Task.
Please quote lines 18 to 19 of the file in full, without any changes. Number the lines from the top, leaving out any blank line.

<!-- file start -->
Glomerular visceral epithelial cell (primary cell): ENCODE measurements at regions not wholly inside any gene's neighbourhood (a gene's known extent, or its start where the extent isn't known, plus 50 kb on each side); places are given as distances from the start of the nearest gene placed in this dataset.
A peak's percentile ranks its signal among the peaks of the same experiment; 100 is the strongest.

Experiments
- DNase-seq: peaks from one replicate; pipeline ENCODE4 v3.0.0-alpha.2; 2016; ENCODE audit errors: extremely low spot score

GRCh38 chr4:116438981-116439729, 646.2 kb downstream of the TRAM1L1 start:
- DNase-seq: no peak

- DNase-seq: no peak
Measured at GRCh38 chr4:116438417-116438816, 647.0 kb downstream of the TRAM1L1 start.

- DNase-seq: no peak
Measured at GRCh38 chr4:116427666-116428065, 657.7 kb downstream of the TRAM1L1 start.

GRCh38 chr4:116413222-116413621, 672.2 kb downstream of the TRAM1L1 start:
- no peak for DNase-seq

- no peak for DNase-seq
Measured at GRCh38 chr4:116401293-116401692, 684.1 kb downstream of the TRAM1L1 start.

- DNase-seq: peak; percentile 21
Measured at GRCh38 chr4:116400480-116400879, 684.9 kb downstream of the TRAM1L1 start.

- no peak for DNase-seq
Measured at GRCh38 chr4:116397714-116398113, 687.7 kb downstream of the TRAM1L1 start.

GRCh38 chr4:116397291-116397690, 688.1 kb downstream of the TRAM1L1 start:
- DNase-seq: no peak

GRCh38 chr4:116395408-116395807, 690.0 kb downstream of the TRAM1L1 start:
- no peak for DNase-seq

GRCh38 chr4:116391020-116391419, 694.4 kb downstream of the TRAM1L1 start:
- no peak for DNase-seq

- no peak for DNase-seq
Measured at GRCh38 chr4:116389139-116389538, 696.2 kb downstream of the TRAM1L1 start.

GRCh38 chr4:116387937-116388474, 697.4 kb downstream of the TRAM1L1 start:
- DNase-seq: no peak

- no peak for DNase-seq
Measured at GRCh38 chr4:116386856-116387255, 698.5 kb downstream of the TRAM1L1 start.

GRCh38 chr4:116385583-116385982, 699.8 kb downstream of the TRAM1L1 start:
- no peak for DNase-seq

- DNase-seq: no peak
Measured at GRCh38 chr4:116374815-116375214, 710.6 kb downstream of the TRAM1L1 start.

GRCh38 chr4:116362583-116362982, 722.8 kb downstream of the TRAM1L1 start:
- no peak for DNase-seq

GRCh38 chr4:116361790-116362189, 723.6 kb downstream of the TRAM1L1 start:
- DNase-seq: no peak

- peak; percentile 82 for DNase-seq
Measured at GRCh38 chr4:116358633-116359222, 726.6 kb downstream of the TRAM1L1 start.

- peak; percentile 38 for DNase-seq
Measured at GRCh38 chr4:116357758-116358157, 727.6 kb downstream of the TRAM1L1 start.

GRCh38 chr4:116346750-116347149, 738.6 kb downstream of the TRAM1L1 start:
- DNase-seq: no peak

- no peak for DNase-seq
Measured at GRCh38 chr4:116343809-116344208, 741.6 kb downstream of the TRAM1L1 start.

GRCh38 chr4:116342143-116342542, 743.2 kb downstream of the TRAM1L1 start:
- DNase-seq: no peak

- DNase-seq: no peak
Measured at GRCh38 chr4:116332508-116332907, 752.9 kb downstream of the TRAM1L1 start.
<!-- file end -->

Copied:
Measured at GRCh38 chr4:116397714-116398113, 687.7 kb downstream of the TRAM1L1 start.

GRCh38 chr4:116397291-116397690, 688.1 kb downstream of the TRAM1L1 start: